Hypoderma Bovis spp Infestation Average Cost

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What is Hypoderma Bovis spp Infestation?

Hypoderma Bovis spp, also known as the Warble fly, is a large, parasitic fly that is often a pest to cattle, deer, horses, many other animals, and even humans. These flies, once grown from the larvae stage, are hairy and almost resemble a flying bee. They are several different colors, mainly yellowish, orange, and brown. The adult fly has an extremely short life span of five days. These parasitic flies are found on every continent within the northern hemisphere, and mostly in North America, Africa, Europe, and Asia. Related pests can be found in Mexico, the United States, and Canada.

Warble flies lay their eggs and attach them on the hairs of a variety of animals, including horses and cattle. This occurs in the warmer months such as the spring or summer. The eggs are typically attached to the lower parts of the body or legs of the animals. Within 3 to 7 days, the eggs hatch, the larvae  penetrate the skin of the animals, and then move within and between the muscles, the connective tissue, or along the pathways of the nerves. While doing so, they secrete enzymes that help them move more effectively.

As the seasons pass, fall and winter are the times the larvae moved to other regions of the body. Typically, Hypoderma bovis spp transport themselves to the spinal canal region and are found within the fat of the epidermis. They typically end up within subdermal tissues along the back of the horse or animal, creating tiny holes through the skin to help them breathe. Cysts are then formed around these larvae, which can be quite large and painful to the horse; this stage usually lasts 1 to 2 months. After this period, the larvae come out of the holes they formed to breathe and then pupate. Flies then come from the pupae.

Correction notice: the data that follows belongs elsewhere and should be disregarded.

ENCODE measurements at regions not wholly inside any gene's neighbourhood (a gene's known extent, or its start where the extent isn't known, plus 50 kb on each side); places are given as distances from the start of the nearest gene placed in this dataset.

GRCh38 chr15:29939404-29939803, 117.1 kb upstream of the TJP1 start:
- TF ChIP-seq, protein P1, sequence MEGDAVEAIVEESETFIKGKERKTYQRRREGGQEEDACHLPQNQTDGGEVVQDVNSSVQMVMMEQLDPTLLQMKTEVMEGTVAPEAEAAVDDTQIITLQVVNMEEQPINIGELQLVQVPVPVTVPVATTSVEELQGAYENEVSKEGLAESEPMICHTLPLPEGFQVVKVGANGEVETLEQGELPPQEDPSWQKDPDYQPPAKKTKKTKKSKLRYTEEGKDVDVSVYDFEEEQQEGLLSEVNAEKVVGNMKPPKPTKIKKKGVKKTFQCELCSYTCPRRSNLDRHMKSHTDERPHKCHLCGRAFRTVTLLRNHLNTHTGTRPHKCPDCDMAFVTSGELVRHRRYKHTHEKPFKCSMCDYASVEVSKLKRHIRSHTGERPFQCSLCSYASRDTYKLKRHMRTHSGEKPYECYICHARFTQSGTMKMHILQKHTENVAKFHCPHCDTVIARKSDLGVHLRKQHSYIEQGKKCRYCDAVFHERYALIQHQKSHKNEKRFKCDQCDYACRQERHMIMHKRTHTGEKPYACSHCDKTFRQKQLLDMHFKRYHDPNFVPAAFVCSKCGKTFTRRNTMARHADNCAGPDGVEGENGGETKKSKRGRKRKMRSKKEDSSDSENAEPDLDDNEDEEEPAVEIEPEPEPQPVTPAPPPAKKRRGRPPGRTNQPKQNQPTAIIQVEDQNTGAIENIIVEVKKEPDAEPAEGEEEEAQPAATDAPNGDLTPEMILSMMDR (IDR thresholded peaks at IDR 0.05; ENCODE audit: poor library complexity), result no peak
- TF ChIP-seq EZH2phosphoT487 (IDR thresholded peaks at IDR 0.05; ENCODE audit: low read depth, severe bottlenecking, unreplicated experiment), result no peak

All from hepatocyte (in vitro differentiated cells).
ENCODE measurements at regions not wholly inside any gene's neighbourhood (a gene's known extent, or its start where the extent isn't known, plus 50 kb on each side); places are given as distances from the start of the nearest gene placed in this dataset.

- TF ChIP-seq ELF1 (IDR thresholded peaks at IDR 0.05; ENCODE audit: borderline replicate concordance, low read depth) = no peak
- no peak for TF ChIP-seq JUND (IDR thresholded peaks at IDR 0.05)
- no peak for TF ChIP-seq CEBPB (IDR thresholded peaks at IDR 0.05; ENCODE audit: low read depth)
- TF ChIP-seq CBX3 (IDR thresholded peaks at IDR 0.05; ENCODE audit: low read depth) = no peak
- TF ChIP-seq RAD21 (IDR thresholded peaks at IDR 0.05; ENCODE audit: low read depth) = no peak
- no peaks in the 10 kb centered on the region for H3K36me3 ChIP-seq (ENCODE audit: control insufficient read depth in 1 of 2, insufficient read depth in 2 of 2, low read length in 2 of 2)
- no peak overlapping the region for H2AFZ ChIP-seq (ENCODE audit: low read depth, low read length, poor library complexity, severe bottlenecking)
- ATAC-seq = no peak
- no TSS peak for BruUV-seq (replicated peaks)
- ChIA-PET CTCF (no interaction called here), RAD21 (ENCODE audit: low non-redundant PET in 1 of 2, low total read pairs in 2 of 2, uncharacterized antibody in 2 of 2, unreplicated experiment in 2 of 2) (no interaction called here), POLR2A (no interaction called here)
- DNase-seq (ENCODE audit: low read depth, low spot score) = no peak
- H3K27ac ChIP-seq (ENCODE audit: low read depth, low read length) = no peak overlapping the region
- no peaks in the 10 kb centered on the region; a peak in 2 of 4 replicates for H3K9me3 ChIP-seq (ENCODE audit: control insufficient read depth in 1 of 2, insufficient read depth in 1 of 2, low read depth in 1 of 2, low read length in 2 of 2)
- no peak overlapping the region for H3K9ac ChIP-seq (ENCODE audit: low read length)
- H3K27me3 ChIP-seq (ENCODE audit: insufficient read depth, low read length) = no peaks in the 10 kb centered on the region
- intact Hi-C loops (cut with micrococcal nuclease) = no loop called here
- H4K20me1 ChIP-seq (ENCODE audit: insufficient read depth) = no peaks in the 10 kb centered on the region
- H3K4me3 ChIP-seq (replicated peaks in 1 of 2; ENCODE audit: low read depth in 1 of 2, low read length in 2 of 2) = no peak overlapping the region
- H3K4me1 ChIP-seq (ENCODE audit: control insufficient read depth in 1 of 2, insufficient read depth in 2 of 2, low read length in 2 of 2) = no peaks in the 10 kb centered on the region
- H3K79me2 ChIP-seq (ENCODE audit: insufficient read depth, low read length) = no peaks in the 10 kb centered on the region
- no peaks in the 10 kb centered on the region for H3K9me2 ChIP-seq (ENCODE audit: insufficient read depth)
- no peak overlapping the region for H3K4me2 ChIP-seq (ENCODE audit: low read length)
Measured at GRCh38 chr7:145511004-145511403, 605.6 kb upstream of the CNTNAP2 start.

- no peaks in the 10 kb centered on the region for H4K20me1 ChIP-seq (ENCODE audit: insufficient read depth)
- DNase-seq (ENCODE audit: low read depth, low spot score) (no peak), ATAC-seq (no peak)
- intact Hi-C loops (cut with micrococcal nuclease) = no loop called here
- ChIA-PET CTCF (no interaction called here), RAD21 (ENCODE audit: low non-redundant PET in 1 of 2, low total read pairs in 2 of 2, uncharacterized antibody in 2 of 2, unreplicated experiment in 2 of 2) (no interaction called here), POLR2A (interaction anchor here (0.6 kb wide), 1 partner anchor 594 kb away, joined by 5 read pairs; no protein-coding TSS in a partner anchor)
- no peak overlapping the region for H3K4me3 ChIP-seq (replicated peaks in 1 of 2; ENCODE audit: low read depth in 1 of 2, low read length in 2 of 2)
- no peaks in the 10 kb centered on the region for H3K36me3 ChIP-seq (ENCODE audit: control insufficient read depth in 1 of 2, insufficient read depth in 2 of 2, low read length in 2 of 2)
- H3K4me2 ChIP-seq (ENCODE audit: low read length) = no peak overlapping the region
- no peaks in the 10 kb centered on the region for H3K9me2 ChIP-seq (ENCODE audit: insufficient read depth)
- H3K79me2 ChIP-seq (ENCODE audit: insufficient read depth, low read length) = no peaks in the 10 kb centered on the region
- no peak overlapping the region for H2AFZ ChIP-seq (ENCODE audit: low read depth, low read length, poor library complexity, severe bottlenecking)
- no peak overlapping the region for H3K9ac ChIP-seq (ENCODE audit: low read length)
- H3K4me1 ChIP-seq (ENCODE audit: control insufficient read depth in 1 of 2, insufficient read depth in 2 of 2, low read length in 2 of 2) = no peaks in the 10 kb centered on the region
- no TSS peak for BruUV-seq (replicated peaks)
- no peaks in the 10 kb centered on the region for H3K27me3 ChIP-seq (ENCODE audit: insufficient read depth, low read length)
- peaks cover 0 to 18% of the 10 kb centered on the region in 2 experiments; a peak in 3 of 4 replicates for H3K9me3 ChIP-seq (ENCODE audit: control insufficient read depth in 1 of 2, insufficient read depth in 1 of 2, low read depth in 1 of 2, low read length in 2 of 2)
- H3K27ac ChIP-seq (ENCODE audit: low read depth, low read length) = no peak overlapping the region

Hypoderma bovis spp infestation in horses is caused by the larvae from the fly making its way into the horse’s skin and tissue. They live their life cycle within the horse’s skin.

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Symptoms of Hypoderma Bovis spp Infestation in Horses

If your horse is a host to Hypoderma bovis spp, he will exhibit typical symptoms to this condition. Symptoms can include:

  • Rash
  • Swelling in the area
  • Nodules
  • Small breathing holes from the warble
  • Difficulty with coordination in the limbs
  • Weakness in the muscles
  • Paralysis
  • Heavy bleeding or hemorrhage
  • Damage to the tissue


There are several different names for this type of parasite, one being Warble fly. These flies not only affect cattle, as the larvae can come into contact with many animals. Other names include:

  • Heel fly
  • Bomb fly
  • Gadfly
  • Cattle Grub (larvae)
  • Wolves (larvae)

Causes of Hypoderma Bovis spp Infestation in Horses

Hypoderma bovis spp infestation is caused by the insect, also known as the Warble fly. Causes include:

  • Environmental factors in which the horse lives
  • The eggs of the Warble fly attaching to the hairs of the horse
  • The hatching of the eggs within the horse’s hair
  • The larvae settling into the base of the horse’s hair shaft

Diagnosis of Hypoderma Bovis spp Infestation in Horses

If you notice any signs of lumps within your horse and if your horse is exhibiting any of the above symptoms, contact your veterinarian. To begin, your veterinarian may choose to perform bloodwork including a biochemistry profile, and a urinalysis to take a closer look at your horse’s system. This will also prevent any differential diagnoses, which can be infectious granulomas, neoplasia, cysts that are epidermoid, and disorders of the spinal cord.